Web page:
Ireland’s national anthem has been left “exposed” to inappropriate use, a senator said.
Copyright of Amhrán na bhFiann (The Soldier’s Song) ran out in 2012 and rules and guidelines should be introduced to protect it, Mark Daly said.
He called on members of the public to make their views known to a Leinster House committee considering the issue.
“The lack of strict copyright in place for the national anthem has left this important state symbol exposed.
“Our national anthem should be respected and used appropriately. It is used right across the state, and abroad, to signify and commemorate important events and occasions.
“It’s only right that we have clear guidelines in place and it’s equally right that the Irish people are involved in designing those same guidelines.”
The copyright expired 70 years after the death of the Soldier’s Song’s author, Peadar Kearney.
It had been held by the state prior to December 2012.
Mr Daly, who was recently appointed as rapporteur of the Seanad Public Consultation Committee, urged people to make their views and opinions known on the most appropriate way for the State to treat and respect the anthem.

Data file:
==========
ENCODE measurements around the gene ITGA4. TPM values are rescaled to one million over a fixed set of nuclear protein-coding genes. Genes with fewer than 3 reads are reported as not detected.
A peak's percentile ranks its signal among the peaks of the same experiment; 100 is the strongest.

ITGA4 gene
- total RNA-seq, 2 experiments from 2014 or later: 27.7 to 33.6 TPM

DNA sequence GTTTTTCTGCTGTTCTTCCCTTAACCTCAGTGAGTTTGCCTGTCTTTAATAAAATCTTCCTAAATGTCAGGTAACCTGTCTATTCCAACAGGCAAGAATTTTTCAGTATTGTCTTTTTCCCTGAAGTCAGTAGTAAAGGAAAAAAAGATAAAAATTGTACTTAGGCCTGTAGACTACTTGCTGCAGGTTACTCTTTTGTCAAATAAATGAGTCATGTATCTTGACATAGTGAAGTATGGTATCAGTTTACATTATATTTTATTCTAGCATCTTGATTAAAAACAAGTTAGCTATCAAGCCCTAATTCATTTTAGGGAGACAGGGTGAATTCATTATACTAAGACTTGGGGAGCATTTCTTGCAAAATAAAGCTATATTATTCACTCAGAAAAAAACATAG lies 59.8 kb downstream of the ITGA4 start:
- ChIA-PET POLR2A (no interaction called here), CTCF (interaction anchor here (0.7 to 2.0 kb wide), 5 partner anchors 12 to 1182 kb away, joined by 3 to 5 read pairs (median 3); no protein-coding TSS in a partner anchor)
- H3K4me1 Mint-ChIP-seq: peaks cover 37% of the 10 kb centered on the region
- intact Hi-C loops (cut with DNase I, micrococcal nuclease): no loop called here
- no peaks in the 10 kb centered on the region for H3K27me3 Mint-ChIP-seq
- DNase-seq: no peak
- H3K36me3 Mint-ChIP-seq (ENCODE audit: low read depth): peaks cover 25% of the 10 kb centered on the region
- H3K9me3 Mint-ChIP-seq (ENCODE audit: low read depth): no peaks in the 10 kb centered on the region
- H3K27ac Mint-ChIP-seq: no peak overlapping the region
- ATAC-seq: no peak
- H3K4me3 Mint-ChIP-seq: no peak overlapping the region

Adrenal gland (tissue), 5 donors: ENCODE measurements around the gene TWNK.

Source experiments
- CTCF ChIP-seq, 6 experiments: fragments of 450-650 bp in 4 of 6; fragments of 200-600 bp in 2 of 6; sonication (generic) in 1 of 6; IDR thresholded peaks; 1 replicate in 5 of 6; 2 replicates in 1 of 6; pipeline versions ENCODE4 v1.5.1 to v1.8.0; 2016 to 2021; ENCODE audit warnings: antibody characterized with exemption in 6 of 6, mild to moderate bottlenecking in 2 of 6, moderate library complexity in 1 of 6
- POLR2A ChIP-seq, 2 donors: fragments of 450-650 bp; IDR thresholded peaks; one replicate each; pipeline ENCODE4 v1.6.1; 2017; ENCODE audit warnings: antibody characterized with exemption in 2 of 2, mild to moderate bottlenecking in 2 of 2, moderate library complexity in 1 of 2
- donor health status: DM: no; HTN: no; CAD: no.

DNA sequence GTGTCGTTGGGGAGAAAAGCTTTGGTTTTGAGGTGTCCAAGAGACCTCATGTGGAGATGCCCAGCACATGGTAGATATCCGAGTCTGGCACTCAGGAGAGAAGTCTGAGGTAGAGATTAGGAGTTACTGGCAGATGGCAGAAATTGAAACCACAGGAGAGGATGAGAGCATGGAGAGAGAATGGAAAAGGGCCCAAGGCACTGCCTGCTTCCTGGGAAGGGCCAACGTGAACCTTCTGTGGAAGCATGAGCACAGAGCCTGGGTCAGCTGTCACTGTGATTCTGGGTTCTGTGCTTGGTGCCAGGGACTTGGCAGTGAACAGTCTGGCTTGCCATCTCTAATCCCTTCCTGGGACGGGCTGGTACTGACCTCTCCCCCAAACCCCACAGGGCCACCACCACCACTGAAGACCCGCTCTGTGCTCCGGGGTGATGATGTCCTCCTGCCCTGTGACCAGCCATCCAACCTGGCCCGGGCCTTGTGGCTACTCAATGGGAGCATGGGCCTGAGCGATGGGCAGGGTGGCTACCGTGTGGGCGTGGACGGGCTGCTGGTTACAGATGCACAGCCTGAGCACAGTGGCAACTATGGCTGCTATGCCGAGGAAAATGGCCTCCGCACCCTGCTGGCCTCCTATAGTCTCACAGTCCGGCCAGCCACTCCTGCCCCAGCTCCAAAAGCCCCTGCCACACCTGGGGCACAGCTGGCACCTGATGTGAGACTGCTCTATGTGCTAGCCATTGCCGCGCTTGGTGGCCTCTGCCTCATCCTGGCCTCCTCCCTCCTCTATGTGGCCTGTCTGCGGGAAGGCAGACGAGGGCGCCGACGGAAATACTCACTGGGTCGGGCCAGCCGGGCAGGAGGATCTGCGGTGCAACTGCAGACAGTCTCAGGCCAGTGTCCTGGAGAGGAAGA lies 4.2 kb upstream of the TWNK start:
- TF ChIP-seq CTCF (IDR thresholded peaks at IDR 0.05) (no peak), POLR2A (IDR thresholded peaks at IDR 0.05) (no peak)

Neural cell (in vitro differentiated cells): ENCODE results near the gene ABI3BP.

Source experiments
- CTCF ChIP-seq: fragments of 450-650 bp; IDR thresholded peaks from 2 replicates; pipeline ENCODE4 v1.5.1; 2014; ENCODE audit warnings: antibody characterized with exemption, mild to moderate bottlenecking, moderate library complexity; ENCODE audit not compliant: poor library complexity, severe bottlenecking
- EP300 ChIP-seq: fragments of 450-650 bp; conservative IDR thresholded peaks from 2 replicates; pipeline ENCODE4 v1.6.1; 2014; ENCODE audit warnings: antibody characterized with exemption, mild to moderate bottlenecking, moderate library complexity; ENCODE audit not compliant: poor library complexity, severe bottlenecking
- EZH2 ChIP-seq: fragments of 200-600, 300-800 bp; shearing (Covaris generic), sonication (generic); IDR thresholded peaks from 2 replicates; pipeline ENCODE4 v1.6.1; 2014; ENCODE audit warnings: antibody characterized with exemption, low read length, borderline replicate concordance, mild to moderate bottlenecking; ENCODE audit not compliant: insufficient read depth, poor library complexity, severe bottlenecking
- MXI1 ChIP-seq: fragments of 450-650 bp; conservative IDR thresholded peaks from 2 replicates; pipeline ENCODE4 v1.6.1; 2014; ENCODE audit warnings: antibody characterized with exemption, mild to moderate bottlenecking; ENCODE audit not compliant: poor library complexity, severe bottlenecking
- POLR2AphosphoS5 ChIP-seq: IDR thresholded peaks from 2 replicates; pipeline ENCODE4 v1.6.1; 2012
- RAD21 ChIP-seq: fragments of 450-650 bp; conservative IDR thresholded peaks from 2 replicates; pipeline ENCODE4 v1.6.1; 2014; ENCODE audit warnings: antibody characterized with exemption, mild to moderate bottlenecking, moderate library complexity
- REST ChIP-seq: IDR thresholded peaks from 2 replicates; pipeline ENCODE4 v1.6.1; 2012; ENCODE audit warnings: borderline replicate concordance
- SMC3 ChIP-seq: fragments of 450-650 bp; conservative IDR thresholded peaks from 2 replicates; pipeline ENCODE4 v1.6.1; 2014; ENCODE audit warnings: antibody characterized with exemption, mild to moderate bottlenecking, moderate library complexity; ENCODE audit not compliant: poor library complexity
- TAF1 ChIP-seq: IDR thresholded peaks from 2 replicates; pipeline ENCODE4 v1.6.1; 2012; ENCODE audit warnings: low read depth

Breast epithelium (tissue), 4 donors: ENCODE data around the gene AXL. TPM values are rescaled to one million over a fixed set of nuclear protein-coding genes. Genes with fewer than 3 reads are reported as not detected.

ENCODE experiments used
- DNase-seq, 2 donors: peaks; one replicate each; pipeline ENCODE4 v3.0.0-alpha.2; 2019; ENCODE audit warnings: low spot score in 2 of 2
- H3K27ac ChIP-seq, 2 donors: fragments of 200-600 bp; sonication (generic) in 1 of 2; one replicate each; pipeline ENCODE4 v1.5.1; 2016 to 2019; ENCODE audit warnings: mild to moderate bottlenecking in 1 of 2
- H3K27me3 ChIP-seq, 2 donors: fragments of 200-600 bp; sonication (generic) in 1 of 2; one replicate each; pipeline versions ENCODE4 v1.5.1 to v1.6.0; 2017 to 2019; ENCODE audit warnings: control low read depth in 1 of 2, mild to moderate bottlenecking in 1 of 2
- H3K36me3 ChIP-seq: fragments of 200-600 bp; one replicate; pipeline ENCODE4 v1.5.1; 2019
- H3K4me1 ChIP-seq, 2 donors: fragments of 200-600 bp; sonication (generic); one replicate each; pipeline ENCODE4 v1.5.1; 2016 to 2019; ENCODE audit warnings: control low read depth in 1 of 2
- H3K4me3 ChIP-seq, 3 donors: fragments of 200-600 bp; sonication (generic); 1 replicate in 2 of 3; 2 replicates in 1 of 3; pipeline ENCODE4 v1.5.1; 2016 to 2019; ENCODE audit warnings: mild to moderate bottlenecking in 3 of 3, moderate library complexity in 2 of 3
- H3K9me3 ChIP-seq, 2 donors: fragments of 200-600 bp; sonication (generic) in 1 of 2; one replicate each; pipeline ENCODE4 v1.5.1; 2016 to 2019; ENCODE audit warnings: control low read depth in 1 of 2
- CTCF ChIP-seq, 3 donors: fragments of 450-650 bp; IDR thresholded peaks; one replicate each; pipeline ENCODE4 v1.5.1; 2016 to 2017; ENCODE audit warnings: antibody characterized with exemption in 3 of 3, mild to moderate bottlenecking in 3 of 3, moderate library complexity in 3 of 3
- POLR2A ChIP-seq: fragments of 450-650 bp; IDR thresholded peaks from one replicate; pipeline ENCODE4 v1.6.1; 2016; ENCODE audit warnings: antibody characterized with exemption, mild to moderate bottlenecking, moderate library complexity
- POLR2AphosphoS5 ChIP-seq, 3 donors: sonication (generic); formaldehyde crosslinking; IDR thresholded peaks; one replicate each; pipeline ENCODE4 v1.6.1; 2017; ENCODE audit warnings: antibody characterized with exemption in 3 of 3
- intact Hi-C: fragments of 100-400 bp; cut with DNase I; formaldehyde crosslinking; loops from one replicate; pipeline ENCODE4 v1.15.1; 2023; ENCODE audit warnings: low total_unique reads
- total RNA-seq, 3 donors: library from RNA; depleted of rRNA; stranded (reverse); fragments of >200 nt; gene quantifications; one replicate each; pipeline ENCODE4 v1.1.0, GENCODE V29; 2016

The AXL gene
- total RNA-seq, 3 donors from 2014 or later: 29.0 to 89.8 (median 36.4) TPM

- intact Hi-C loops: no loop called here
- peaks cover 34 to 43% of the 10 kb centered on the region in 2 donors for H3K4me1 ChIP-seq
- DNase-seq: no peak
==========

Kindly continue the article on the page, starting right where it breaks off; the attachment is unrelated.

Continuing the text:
He has in the past sought all-party support for a National Anthem Copyright and Related Rights (Amendment) Bill.
Mr Daly has sought to prevent its use for commercial purposes like fashion advertising.
He added: “The basis of this public consultation comes from the recent change to the copyright of both the music, and lyrics, in Irish and English of Amhrán na bhFiann.
“All are now out of copyright since 2012, and it’s imperative that rules and guidelines are put in place to protect the anthem.”
The original Free State government decided not to use a national anthem but The Soldier’s Song was adopted by the Irish army in the mid-1920s for special occasions.